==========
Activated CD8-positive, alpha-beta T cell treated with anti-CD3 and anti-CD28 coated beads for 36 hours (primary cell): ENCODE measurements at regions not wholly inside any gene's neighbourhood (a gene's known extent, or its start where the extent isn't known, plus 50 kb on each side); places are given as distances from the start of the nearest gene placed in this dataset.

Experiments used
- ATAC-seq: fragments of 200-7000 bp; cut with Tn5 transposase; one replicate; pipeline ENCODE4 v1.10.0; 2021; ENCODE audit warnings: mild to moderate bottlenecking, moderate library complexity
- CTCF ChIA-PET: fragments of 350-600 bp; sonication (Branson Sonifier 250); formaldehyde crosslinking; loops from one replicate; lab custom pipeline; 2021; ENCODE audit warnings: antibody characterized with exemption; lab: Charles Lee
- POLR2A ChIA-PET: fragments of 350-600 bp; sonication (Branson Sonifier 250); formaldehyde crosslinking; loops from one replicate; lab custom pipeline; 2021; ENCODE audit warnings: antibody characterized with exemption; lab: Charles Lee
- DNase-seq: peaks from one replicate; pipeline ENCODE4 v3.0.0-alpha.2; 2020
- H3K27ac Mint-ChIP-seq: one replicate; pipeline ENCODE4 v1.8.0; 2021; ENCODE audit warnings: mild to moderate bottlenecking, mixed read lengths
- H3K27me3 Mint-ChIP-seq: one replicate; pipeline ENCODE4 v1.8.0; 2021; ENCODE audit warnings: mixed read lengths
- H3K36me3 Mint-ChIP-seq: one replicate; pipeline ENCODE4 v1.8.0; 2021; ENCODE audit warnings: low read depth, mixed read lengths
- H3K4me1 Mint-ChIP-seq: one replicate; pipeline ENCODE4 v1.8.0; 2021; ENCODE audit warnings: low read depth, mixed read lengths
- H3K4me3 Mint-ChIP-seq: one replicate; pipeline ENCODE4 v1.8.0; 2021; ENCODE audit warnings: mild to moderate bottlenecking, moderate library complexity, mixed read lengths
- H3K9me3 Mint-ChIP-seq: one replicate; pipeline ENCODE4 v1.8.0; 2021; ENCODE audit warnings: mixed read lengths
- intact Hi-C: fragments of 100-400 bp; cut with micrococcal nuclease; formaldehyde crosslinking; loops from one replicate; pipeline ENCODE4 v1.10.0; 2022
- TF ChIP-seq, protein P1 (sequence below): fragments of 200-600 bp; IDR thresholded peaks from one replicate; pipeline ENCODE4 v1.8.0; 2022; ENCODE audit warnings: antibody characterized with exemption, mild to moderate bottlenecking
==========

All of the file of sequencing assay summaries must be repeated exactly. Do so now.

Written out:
Activated CD8-positive, alpha-beta T cell treated with anti-CD3 and anti-CD28 coated beads for 36 hours (primary cell): ENCODE measurements at regions not wholly inside any gene's neighbourhood (a gene's known extent, or its start where the extent isn't known, plus 50 kb on each side); places are given as distances from the start of the nearest gene placed in this dataset.

Experiments used
- ATAC-seq: fragments of 200-7000 bp; cut with Tn5 transposase; one replicate; pipeline ENCODE4 v1.10.0; 2021; ENCODE audit warnings: mild to moderate bottlenecking, moderate library complexity
- CTCF ChIA-PET: fragments of 350-600 bp; sonication (Branson Sonifier 250); formaldehyde crosslinking; loops from one replicate; lab custom pipeline; 2021; ENCODE audit warnings: antibody characterized with exemption; lab: Charles Lee
- POLR2A ChIA-PET: fragments of 350-600 bp; sonication (Branson Sonifier 250); formaldehyde crosslinking; loops from one replicate; lab custom pipeline; 2021; ENCODE audit warnings: antibody characterized with exemption; lab: Charles Lee
- DNase-seq: peaks from one replicate; pipeline ENCODE4 v3.0.0-alpha.2; 2020
- H3K27ac Mint-ChIP-seq: one replicate; pipeline ENCODE4 v1.8.0; 2021; ENCODE audit warnings: mild to moderate bottlenecking, mixed read lengths
- H3K27me3 Mint-ChIP-seq: one replicate; pipeline ENCODE4 v1.8.0; 2021; ENCODE audit warnings: mixed read lengths
- H3K36me3 Mint-ChIP-seq: one replicate; pipeline ENCODE4 v1.8.0; 2021; ENCODE audit warnings: low read depth, mixed read lengths
- H3K4me1 Mint-ChIP-seq: one replicate; pipeline ENCODE4 v1.8.0; 2021; ENCODE audit warnings: low read depth, mixed read lengths
- H3K4me3 Mint-ChIP-seq: one replicate; pipeline ENCODE4 v1.8.0; 2021; ENCODE audit warnings: mild to moderate bottlenecking, moderate library complexity, mixed read lengths
- H3K9me3 Mint-ChIP-seq: one replicate; pipeline ENCODE4 v1.8.0; 2021; ENCODE audit warnings: mixed read lengths
- intact Hi-C: fragments of 100-400 bp; cut with micrococcal nuclease; formaldehyde crosslinking; loops from one replicate; pipeline ENCODE4 v1.10.0; 2022
- TF ChIP-seq, protein P1 (sequence below): fragments of 200-600 bp; IDR thresholded peaks from one replicate; pipeline ENCODE4 v1.8.0; 2022; ENCODE audit warnings: antibody characterized with exemption, mild to moderate bottlenecking